The European Commission is scaling up its response to the humanitarian crisis in Iraq with a new aid package in 2017 worth €42.5 million. The funding was announced today by the Commissioner for Humanitarian Aid and Crisis Management Christos Stylianides who is concluding his 5th visit to the country since taking office.
Speaking today from the Qayaarah camp for internally displaced people, Commissioner Stylianides said: "At this critical point in the battle to liberate Mosul, I am visiting the conflict areas to reiterate EU support and personally assess the needs. The humanitarian funds I announced will be instrumental to help the most vulnerable populations in active conflict areas including Mosul, Telafar and Hawidja, civilians in newly liberated areas and those forcibly displaced. I call again for the protection of all civilians during and after the conduct of hostilities and for humanitarian access to be guaranteed to all people in need, everywhere. This is essential both for saving lives and for future prospects of reconciliation and stability in Iraq and the whole region."
The initial allocation for 2017 comes on top of over €159 million in humanitarian assistance that the European Commission has already made available in 2016 and the delivery of 266 tons of aid offered by countries through the EU Civil Protection Mechanism in response to Mosul emergency. EU aid is covering the essential needs of the most vulnerable in Iraq, including food, health care, water, sanitation and hygiene as well as protection, shelter and education in emergencies.
@ European Commission's Audiovisual Services (EbS) 2017
The humanitarian crisis in Iraq is one of the largest and most complex in the world. The challenges facing the country are enormous: in Mosul, the most intense warfare in a highly populated city since World War II, 11 million people in need, over 3 million internally displaced people and 1 million returnees in a country already stretched in its capacity. As many as 1 million people are estimated to remain beyond the reach of humanitarian aid, inside Mosul city and other areas still under Daesh control.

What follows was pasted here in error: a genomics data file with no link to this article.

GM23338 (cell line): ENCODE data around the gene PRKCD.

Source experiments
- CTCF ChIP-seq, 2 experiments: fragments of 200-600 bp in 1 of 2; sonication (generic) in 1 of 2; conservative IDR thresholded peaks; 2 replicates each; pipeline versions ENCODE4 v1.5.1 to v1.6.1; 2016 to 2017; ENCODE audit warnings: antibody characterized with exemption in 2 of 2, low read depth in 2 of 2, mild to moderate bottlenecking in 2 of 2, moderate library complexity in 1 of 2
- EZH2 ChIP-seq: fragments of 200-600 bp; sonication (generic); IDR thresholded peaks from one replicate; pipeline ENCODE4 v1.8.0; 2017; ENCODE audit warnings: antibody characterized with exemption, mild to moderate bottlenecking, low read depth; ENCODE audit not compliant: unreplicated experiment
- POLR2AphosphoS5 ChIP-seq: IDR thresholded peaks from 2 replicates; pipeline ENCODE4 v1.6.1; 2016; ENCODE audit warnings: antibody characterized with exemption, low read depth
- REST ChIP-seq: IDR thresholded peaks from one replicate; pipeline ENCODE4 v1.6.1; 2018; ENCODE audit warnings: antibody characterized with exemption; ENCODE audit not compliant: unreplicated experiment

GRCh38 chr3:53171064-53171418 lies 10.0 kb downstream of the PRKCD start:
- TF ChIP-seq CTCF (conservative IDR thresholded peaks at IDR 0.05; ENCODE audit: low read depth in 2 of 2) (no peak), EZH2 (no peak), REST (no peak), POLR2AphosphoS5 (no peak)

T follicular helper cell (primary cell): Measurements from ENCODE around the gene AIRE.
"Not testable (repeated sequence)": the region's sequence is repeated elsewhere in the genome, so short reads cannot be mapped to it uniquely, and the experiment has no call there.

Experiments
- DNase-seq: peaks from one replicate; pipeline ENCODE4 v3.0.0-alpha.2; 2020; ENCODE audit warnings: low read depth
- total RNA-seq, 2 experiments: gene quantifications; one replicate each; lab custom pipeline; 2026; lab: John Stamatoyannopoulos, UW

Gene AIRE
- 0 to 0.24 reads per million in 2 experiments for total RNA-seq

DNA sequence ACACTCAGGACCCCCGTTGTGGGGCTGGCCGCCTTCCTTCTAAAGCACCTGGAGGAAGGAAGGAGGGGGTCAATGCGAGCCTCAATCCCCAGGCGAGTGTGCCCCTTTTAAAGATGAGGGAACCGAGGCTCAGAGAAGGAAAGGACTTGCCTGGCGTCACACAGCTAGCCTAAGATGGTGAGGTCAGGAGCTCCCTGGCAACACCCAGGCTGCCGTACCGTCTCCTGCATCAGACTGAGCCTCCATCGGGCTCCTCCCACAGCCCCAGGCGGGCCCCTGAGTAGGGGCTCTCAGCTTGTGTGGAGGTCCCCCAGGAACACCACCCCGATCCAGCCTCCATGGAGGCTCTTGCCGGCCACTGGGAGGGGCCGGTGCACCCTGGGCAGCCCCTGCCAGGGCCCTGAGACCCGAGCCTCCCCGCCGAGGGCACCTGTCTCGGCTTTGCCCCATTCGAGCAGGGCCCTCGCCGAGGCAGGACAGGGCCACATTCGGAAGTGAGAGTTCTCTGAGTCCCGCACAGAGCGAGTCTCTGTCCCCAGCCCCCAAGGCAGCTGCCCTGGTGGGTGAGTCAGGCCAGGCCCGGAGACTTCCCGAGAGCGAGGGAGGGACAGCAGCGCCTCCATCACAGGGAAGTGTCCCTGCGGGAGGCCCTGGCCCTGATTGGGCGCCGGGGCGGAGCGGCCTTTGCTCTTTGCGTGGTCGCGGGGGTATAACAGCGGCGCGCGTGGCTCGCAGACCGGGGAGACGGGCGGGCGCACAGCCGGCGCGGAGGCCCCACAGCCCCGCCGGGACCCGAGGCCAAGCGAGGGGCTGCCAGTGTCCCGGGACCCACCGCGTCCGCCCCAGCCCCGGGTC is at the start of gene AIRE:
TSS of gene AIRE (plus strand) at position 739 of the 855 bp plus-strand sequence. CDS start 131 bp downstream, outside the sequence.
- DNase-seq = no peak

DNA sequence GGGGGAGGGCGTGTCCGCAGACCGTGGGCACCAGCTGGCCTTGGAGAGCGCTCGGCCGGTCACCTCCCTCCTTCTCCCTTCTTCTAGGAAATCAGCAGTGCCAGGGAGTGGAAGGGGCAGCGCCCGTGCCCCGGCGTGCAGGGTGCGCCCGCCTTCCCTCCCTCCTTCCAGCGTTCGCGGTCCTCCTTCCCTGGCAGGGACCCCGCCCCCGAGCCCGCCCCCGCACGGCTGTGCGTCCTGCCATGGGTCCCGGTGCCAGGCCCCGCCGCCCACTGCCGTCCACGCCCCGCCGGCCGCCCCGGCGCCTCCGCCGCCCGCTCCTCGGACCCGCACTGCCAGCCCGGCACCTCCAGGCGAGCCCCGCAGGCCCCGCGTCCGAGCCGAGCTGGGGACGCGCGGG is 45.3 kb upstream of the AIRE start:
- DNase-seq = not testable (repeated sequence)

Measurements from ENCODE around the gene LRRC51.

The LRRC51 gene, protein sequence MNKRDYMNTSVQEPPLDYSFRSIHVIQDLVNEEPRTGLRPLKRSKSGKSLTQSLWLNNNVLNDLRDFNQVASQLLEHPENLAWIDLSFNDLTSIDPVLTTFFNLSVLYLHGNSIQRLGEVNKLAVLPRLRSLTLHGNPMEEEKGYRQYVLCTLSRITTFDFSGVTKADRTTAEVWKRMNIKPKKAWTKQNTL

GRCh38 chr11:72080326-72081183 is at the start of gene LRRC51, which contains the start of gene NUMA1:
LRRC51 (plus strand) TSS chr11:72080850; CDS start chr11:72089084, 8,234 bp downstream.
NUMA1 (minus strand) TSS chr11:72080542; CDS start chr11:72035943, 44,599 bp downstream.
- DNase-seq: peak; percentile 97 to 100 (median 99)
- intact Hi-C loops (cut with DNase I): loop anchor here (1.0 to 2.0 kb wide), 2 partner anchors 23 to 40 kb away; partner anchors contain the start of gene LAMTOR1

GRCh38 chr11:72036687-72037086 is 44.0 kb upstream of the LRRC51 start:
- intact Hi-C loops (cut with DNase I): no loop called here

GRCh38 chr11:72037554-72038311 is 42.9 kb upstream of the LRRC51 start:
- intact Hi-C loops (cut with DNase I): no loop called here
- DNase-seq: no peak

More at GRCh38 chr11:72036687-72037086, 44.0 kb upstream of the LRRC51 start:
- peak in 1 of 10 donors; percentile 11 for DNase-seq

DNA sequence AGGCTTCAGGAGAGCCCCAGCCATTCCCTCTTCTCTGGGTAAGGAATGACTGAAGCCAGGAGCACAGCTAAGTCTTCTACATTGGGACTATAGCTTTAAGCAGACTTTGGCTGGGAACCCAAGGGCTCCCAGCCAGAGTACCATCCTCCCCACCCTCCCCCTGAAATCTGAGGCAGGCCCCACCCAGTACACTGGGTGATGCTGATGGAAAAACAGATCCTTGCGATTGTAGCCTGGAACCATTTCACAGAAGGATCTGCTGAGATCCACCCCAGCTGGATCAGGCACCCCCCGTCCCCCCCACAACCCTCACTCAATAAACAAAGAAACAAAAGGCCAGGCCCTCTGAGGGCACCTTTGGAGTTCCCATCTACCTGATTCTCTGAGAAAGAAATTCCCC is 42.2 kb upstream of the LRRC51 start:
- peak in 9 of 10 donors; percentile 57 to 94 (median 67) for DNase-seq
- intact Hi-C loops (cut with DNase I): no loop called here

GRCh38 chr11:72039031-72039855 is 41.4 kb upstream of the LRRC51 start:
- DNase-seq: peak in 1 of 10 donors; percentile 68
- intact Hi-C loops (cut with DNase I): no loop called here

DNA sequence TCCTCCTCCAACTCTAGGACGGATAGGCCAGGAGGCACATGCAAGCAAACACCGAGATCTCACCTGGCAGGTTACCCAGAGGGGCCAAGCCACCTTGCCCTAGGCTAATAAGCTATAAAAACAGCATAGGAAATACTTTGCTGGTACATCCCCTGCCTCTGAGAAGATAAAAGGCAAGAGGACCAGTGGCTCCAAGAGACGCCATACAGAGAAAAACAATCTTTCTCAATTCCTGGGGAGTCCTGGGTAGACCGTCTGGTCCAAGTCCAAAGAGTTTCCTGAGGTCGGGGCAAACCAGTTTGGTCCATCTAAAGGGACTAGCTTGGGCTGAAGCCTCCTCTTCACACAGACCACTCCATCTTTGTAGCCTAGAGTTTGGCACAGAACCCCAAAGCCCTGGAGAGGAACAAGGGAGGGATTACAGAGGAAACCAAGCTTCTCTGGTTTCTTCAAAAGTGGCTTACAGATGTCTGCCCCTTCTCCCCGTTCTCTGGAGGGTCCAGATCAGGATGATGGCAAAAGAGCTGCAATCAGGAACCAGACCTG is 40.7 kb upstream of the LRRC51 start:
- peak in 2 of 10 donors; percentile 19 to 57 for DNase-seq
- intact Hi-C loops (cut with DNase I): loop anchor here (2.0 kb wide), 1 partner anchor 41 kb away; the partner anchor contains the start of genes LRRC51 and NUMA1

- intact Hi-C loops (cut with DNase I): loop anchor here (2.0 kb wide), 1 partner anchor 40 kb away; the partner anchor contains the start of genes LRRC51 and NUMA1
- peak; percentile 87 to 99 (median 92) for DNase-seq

Since the beginning of the Mosul military operations, in October 2016, 230 000 people have been displaced, of whom 57 000 have returned to their places of origin – mainly to the eastern bank of Mosul city.
Since 2015, the European Commission has provided over € 309 million in humanitarian aid and enabled life-saving operations throughout the country, especially in hard-to-reach areas and locations directly affected by the conflict. The EU channels its substantial aid through partner organisations to where the needs are the highest and in full respect of humanitarian principles. In addition to its direct humanitarian funding, the European Commission supports the coordination and transport of direct material assistance offered by Participating States to the EU Civil Protection Mechanism.
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